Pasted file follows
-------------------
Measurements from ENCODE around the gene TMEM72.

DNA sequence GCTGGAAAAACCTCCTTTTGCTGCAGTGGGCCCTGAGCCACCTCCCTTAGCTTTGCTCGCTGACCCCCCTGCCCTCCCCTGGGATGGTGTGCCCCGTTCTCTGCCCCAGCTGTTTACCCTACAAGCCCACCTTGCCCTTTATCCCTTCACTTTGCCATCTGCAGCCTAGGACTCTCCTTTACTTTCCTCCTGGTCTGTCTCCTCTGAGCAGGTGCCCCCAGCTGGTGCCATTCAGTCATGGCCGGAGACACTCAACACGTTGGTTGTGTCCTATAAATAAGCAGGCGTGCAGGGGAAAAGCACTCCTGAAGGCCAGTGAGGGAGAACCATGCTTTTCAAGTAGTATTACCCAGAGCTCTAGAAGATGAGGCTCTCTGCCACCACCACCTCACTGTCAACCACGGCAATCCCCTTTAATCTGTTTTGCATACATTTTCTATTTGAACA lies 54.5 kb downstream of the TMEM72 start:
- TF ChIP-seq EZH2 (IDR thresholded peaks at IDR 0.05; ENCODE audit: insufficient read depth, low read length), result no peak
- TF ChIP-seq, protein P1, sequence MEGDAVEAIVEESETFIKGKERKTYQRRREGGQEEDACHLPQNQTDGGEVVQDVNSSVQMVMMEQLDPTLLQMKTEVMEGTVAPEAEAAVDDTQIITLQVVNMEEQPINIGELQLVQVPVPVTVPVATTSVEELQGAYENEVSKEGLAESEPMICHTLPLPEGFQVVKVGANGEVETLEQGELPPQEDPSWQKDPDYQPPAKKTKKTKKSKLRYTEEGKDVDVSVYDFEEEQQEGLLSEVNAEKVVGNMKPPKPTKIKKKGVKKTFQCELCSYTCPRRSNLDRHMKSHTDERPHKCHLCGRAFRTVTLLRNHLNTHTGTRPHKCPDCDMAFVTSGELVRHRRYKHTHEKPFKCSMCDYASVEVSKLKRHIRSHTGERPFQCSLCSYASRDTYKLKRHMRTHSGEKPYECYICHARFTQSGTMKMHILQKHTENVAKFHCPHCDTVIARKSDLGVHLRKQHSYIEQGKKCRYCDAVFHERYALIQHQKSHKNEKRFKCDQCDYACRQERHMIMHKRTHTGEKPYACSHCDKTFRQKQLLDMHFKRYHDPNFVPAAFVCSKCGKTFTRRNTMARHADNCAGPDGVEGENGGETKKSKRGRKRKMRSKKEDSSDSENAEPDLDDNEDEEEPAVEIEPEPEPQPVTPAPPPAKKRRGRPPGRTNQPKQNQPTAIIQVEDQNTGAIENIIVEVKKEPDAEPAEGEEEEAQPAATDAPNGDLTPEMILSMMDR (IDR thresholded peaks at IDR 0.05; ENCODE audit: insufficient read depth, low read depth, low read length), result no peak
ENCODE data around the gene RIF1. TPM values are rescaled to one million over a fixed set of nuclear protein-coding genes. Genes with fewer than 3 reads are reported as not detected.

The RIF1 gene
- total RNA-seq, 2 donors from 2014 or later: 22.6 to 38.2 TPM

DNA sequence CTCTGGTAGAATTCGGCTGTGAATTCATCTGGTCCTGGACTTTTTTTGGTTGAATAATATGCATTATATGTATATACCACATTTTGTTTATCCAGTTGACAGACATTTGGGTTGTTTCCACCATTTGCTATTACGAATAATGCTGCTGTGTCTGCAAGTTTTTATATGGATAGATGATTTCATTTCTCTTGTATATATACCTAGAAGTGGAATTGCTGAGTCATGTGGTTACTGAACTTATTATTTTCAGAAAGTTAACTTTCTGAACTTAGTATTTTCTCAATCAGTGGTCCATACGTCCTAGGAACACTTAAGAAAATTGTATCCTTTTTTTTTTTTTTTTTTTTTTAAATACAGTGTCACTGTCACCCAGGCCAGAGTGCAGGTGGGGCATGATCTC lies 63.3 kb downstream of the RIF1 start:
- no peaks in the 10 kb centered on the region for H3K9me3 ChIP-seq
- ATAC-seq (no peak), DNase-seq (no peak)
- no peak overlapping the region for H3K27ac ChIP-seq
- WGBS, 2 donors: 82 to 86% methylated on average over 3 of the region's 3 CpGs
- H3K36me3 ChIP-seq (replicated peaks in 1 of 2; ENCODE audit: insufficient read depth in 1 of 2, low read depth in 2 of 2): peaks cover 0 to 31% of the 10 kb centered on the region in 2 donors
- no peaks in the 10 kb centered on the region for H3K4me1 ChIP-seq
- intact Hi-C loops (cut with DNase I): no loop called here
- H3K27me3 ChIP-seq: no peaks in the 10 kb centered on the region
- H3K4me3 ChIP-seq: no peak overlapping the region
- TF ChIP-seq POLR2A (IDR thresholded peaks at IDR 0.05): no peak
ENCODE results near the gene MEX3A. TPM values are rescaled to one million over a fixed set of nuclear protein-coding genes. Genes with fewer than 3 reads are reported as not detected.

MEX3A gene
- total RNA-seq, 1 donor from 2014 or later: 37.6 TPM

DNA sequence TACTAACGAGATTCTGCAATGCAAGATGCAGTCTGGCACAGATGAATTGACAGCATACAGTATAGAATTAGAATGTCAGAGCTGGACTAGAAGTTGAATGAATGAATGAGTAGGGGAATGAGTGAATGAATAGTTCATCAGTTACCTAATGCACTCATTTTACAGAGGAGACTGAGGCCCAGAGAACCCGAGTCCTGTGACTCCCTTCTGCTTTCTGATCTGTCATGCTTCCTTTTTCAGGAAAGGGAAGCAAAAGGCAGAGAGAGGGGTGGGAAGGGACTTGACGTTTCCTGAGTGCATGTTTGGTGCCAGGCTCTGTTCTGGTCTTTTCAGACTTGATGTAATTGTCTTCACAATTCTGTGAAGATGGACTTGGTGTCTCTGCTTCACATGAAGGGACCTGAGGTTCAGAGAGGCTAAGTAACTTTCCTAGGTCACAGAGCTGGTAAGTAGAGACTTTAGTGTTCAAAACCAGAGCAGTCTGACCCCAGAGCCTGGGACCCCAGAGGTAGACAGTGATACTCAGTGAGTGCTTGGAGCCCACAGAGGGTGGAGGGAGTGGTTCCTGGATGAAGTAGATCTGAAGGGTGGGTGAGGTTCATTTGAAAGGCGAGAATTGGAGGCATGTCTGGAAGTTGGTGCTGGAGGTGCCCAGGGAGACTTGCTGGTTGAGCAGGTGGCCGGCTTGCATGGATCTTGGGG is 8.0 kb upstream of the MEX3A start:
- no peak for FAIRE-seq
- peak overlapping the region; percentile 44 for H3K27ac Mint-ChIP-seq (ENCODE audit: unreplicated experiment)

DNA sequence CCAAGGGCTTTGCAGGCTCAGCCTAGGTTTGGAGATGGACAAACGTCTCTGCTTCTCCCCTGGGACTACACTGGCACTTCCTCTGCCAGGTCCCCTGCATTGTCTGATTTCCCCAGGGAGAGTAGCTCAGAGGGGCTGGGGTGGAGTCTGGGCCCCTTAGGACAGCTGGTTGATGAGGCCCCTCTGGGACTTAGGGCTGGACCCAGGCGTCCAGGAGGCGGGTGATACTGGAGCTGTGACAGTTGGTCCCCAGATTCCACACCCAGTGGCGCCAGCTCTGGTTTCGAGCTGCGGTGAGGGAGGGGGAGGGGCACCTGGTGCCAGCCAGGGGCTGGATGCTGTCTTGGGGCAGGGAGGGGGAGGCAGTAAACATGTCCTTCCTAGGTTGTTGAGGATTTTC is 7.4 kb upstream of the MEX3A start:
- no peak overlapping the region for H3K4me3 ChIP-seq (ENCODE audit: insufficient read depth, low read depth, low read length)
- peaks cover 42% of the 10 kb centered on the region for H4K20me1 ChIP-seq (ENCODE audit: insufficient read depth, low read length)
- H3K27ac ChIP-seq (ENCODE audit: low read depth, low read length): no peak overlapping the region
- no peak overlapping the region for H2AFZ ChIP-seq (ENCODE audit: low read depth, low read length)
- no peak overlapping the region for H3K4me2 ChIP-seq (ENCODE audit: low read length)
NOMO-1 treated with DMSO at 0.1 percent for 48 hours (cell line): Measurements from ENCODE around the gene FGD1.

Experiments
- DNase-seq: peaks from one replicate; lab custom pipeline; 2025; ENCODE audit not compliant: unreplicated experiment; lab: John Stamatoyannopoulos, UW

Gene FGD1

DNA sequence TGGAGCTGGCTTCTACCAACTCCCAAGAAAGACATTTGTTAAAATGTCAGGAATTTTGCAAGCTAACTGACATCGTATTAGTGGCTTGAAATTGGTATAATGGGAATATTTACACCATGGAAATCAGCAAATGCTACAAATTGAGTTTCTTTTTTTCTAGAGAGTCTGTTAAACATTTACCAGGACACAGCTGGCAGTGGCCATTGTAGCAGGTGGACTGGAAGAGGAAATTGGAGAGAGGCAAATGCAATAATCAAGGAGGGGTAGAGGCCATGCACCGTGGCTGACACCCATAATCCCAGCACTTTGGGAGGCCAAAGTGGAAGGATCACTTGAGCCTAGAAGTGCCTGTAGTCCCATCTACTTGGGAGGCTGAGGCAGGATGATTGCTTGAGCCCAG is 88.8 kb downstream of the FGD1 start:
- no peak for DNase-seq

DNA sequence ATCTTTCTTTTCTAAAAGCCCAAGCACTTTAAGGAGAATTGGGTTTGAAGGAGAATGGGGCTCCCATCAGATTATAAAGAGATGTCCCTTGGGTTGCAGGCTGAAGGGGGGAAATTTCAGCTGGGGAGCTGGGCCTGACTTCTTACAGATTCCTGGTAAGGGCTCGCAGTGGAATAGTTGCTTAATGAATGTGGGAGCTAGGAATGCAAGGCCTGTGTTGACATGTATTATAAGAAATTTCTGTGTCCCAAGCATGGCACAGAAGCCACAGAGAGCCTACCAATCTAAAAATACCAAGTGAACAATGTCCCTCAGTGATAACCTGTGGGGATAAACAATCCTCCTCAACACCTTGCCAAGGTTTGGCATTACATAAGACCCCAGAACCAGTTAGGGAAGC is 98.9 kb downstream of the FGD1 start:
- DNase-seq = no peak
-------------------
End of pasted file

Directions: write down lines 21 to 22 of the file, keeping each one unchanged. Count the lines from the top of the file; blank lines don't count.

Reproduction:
- total RNA-seq, 1 donor from 2014 or later: 37.6 TPM

DNA sequence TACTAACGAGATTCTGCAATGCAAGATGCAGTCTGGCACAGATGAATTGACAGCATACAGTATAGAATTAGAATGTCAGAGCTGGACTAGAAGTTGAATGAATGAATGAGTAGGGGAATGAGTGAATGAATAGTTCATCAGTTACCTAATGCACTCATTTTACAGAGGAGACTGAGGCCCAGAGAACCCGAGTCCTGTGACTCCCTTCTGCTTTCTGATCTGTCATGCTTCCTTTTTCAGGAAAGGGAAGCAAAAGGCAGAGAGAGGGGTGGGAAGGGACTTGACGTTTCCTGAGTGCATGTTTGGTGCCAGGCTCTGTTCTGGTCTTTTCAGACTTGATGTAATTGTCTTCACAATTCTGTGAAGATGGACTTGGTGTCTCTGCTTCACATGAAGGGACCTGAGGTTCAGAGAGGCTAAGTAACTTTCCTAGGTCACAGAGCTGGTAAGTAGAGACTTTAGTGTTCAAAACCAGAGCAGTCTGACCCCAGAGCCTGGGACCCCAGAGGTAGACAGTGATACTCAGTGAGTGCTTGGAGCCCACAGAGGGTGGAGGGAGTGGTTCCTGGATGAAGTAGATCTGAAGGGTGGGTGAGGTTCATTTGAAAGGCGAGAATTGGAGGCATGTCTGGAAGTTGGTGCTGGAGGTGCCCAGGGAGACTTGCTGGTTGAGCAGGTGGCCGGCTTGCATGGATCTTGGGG is 8.0 kb upstream of the MEX3A start: